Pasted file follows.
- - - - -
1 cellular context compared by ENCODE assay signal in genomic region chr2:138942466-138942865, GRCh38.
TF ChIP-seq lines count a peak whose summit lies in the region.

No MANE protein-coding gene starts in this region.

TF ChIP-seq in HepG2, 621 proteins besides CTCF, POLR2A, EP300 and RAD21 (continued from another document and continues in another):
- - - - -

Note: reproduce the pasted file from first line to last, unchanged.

1 cellular context compared by ENCODE assay signal in genomic region chr2:138942466-138942865, GRCh38.
TF ChIP-seq lines count a peak whose summit lies in the region.

No MANE protein-coding gene starts in this region.

TF ChIP-seq in HepG2, 621 proteins besides CTCF, POLR2A, EP300 and RAD21 (continued from another document and continues in another):